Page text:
Influence of soil texture and tillage on herbicide transport
ABSTRACT Two long-term no-till corn production studies, representing different soil texture, consistently showed higher leaching of atrazine [2-chloro-4-(ethylamino)-6-(isopropylamino)-s-triazine] to groundwater in a silt loam soil than in a sandy loam soil. A laboratory leaching study was initiated using intact soil cores from the two sites to determine whether the soil texture could account for the observed differences. Six intact soil cores (16 cm dia by 20 cm high) were collected from a four-year old no-till corn plots at each of the two locations (ca. 25 km apart). All cores were mounted in funnels and the saturated hydraulic conductivity (Ksat) was measured. Three cores (from each soil texture) with the lowest Ksat were mixed and repacked. All cores were surface treated with [ring−14C] atrazine, subjected to simulated rainfall at a constant intensity until nearly 3 pore volume of leachate was collected and analyzed for a total of . On an average, nearly 40% more of atrazine was leached through the intact silt loam than the sandy loam soil cores. For both the intact and repacked cores, the initial atrazine leaching rates were higher in the silt loam than the sandy loam soils, indicating that macropore flow was a more prominent mechanism for atrazine leaching in the silt loam soil. A predominance of macropore flow in the silt loam soil, possibly due to greater aggregate stability, may account for the observed leaching patterns for both field and laboratory studies.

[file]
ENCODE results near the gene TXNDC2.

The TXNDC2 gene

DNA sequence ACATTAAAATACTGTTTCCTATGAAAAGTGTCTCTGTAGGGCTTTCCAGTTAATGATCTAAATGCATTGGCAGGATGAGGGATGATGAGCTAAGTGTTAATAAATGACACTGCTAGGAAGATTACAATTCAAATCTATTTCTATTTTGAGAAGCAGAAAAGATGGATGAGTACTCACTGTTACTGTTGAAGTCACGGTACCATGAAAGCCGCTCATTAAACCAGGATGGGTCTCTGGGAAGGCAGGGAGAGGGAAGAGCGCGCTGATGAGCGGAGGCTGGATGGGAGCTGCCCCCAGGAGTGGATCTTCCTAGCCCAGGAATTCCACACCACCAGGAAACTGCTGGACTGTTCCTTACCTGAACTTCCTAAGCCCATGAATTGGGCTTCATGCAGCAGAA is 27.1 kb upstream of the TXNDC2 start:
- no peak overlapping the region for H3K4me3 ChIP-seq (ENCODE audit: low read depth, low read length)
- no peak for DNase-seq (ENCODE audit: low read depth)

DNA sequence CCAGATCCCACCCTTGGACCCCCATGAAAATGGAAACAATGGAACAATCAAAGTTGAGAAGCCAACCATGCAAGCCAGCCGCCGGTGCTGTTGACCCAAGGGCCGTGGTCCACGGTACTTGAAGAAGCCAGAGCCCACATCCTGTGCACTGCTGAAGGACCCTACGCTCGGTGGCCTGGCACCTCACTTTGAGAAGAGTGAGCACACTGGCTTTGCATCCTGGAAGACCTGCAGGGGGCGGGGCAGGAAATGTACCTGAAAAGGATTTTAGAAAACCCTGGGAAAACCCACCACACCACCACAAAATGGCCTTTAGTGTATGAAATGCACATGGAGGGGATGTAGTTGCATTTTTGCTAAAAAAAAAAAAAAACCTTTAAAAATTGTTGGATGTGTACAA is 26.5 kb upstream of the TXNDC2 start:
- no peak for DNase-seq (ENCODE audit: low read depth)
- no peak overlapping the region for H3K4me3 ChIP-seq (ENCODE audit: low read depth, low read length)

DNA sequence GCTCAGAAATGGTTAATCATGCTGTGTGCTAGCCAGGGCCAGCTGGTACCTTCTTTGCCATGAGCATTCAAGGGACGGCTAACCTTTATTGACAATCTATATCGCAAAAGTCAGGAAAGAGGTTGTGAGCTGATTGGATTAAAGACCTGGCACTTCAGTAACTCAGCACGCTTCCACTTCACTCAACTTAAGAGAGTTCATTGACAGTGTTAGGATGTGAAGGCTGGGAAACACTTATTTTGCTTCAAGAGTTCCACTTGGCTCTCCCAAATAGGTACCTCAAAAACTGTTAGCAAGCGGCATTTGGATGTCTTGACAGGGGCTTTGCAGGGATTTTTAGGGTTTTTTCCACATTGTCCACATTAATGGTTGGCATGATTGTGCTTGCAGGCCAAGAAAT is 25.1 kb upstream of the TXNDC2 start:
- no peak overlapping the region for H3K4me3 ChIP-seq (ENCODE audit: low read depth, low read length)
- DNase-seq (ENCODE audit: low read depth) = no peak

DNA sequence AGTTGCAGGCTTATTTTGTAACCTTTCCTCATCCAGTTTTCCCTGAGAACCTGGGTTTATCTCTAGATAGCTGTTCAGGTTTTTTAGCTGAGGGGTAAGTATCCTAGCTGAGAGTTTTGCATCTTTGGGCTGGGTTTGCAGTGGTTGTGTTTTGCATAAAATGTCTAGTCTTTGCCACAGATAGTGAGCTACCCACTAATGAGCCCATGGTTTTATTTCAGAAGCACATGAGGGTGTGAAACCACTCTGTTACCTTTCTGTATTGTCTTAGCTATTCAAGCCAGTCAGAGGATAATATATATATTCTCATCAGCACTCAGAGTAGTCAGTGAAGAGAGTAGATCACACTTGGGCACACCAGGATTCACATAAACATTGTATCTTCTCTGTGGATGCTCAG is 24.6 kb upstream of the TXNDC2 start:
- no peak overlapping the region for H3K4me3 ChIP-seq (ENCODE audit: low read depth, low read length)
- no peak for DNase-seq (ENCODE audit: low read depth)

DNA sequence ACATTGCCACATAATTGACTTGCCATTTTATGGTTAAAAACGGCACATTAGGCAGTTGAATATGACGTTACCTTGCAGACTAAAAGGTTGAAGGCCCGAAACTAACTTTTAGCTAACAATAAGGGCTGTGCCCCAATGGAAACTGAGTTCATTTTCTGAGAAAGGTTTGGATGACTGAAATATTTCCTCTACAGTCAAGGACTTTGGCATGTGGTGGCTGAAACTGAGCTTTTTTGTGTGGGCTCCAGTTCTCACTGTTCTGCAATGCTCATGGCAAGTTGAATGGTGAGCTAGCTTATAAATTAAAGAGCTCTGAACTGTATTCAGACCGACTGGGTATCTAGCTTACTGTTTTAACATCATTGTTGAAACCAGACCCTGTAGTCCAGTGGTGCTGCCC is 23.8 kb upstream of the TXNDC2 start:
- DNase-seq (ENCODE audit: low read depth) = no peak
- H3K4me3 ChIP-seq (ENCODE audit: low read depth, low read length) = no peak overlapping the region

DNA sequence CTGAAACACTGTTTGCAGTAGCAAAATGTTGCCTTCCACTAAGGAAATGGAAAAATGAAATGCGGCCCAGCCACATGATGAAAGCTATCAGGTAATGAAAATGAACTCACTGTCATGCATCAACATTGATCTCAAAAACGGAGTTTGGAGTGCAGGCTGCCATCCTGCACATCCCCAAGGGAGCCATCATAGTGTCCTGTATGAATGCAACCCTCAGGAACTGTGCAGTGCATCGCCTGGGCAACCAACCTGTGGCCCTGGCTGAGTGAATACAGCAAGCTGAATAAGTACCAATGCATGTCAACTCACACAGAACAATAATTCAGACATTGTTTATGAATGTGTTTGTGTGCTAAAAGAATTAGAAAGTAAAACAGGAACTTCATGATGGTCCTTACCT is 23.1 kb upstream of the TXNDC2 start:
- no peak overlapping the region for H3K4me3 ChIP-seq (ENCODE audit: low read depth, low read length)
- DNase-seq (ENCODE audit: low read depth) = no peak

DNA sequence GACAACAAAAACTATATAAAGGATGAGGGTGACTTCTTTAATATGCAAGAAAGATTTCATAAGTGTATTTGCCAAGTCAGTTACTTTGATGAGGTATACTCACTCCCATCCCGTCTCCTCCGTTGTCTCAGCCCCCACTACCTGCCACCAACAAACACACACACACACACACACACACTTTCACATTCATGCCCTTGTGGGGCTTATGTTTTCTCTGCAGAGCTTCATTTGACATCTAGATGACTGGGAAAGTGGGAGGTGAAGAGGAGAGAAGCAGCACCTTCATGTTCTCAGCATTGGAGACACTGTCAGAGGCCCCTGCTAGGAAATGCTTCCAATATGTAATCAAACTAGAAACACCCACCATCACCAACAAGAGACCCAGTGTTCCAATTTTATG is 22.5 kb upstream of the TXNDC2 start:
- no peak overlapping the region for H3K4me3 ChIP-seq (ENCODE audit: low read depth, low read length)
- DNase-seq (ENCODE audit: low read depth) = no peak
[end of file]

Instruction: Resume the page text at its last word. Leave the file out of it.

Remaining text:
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ABSTRACT: In the Midwestern United States, winter hilling, consisting of two tillage activities per year, is required in vinifera-grape vineyards for winter protection. However, this practice often leads to severe soil erosion and pesticide offsite movement. The effectiveness of wheat straw mulch as a replacement for soil mounding was investigated as a way of providing winter protection and to mitigate pesticide leaching and runoff. A laboratory experiment was conducted where simazine was applied to wheat straw or bare soil and then followed by simulated rainfalls. When compared with bare soil, straw reduced simazine leaching and runoff by 40 and 68%, respectively. Adsorption or interception, or both, of simazine by straw were responsible for this effect. Additionally, straw reduced soil erosion by 95% and would largely reduce simazine runoff associated with sediment displacement. The first simulated rainfall contributed 70 and 34% of total simazine runoff from bare soil and straw, respectively. In conclusion, mulching with straw during winter months to provide winter protection could be an effective practice for controlling simazine offsite movement and soil erosion in vinifera vineyards. Nomenclature: Simazine; grape, Vitis vinifera L.; wheat, Triticum spp.Weed Science 10/2011; · 1.76 Impact Factor